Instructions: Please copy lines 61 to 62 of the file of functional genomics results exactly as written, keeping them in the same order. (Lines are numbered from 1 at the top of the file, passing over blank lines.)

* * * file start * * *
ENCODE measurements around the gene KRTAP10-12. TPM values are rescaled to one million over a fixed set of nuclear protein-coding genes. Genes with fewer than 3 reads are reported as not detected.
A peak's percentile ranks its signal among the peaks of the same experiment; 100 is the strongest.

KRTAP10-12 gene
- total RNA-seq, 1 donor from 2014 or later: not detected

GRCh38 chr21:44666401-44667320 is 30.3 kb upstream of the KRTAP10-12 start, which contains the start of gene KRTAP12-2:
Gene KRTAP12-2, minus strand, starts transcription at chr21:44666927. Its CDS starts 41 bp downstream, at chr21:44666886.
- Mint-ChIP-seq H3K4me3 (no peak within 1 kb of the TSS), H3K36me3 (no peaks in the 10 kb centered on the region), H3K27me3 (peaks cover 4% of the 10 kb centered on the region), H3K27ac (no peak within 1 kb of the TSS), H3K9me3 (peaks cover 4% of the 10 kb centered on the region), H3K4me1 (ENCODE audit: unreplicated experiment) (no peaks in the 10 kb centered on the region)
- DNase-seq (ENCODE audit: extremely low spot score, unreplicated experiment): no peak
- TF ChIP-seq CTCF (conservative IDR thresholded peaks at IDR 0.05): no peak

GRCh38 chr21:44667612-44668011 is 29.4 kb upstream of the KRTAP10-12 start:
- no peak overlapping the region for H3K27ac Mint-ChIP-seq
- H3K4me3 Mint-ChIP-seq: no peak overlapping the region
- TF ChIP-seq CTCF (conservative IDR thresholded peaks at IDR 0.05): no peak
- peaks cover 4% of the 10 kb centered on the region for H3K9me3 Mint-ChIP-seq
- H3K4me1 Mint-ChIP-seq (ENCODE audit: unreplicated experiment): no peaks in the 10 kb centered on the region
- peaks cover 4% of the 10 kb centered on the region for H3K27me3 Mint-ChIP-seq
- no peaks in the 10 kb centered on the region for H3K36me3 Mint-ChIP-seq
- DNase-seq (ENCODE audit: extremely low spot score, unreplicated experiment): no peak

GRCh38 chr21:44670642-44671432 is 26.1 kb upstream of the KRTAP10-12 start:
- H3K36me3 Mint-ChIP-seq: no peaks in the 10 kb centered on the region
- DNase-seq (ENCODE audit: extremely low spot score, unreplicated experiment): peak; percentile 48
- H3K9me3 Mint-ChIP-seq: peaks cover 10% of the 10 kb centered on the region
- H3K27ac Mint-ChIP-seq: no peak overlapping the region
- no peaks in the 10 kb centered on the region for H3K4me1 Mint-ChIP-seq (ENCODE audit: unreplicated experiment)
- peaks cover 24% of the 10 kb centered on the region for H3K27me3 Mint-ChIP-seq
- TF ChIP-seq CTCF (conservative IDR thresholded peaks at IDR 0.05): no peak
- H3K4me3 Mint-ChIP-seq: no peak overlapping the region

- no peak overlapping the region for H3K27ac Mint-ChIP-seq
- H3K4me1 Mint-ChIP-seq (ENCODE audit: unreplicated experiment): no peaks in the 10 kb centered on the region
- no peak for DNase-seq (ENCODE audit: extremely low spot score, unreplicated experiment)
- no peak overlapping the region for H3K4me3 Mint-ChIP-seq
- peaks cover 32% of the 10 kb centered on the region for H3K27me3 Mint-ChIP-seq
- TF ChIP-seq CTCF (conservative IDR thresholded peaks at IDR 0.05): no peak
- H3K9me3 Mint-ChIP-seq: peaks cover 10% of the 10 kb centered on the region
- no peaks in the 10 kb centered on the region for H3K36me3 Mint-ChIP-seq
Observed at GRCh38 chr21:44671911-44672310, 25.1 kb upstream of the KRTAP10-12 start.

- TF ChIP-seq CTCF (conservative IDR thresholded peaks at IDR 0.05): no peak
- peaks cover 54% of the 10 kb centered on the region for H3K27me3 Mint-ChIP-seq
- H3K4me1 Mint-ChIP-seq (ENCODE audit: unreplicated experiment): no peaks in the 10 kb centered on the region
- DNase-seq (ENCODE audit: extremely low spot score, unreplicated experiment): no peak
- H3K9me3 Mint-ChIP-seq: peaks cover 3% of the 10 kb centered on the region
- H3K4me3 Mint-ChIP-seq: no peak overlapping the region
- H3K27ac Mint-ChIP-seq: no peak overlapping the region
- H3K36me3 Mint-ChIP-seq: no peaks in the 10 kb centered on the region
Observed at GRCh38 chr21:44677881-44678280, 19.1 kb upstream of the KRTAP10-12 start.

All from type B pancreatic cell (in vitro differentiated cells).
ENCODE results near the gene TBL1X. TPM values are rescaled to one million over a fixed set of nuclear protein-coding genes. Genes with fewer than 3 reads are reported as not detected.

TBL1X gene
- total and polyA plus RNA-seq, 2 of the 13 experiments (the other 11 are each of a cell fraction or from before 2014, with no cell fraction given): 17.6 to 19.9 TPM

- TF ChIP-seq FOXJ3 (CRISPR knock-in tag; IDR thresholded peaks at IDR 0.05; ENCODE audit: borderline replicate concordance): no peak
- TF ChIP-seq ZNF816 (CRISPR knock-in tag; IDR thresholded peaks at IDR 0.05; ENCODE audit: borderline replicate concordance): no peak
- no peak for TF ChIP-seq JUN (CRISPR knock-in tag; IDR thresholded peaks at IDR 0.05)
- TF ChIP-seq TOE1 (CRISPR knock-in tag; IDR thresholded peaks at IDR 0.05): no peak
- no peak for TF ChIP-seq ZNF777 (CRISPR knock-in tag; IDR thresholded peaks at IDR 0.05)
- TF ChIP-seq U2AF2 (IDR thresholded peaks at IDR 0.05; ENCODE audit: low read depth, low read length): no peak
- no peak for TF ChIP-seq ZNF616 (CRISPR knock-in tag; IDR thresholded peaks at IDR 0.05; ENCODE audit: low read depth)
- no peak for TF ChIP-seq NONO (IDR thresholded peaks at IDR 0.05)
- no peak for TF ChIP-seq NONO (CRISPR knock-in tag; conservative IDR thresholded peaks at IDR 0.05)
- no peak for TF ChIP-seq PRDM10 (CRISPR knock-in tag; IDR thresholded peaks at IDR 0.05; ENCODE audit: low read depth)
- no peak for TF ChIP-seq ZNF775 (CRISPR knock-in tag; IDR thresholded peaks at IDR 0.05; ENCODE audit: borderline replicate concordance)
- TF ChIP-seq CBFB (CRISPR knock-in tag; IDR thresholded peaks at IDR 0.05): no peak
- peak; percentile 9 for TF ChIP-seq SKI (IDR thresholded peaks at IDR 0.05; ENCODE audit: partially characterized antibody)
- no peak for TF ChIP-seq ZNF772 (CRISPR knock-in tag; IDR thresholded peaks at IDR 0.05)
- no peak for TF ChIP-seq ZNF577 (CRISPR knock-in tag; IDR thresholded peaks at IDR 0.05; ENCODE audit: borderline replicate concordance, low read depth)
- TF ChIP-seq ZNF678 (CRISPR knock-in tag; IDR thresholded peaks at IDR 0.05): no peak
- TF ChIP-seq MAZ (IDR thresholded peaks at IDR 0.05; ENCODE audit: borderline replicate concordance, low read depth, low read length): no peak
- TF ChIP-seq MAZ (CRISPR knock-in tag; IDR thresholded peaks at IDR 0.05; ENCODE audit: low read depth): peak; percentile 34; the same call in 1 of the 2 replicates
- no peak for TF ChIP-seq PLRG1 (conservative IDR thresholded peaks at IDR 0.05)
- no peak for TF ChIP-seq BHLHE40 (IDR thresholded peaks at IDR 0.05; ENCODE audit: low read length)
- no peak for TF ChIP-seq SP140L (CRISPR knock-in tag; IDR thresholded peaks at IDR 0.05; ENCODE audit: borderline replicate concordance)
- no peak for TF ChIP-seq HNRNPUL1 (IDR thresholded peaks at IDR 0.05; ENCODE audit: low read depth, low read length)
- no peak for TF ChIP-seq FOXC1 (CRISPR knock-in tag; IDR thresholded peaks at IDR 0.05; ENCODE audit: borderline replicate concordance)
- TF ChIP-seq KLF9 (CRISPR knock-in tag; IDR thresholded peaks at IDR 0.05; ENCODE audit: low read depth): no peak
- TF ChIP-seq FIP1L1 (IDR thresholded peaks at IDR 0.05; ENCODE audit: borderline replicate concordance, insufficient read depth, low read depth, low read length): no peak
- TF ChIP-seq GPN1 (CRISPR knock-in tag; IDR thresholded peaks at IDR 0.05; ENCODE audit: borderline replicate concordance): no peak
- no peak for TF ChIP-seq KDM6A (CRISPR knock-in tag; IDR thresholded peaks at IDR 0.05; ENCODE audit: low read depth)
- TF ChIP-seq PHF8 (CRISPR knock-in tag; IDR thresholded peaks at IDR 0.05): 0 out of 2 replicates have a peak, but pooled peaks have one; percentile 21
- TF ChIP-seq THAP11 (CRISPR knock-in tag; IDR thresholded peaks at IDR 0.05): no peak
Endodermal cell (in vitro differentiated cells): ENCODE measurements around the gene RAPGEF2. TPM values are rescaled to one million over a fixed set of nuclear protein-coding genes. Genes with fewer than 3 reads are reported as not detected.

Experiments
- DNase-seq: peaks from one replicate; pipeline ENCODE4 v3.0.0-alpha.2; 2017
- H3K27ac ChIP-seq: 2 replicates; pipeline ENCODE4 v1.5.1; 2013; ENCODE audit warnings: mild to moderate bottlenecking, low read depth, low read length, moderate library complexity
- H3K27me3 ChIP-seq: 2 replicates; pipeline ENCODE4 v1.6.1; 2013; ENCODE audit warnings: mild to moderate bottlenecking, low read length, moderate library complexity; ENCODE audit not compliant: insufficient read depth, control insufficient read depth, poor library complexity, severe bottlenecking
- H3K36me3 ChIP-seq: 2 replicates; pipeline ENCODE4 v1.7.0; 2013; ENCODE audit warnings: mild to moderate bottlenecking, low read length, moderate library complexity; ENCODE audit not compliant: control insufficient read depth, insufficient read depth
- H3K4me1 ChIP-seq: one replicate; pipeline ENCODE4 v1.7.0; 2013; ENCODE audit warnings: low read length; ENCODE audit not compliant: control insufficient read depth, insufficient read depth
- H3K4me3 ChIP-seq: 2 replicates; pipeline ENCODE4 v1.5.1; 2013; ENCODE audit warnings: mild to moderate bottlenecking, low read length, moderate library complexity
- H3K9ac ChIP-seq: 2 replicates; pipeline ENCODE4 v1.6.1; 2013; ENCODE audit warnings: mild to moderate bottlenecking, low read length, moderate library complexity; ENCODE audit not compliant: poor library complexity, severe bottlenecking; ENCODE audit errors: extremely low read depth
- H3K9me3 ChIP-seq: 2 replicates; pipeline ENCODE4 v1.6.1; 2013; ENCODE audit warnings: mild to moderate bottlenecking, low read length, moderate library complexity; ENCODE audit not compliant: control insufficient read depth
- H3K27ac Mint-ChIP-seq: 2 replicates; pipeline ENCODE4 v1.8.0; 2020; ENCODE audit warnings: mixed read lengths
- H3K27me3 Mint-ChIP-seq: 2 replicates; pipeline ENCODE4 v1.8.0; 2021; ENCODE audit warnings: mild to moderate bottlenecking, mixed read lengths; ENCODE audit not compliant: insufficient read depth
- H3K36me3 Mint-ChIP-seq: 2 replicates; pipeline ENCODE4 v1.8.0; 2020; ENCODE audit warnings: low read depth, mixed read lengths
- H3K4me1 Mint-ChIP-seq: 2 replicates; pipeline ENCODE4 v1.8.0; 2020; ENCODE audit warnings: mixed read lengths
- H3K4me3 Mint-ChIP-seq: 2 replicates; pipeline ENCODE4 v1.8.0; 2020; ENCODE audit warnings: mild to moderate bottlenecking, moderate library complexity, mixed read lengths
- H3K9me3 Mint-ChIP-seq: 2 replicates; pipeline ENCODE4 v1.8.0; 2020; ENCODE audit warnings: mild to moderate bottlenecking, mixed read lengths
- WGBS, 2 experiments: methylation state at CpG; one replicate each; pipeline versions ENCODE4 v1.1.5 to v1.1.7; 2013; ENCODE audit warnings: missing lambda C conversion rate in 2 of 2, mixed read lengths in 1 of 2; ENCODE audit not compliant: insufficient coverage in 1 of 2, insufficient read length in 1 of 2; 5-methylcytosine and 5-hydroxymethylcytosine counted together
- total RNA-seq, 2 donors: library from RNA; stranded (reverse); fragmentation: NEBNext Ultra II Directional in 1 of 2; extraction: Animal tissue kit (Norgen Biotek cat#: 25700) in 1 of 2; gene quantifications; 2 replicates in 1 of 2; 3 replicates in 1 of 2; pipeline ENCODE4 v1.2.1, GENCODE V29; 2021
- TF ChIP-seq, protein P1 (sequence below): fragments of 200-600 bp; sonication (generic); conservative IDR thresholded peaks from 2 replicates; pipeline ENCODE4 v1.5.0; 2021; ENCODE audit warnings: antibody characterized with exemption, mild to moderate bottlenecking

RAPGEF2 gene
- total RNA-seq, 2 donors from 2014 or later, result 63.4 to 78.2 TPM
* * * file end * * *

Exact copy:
- TF ChIP-seq CBFB (CRISPR knock-in tag; IDR thresholded peaks at IDR 0.05): no peak
- peak; percentile 9 for TF ChIP-seq SKI (IDR thresholded peaks at IDR 0.05; ENCODE audit: partially characterized antibody)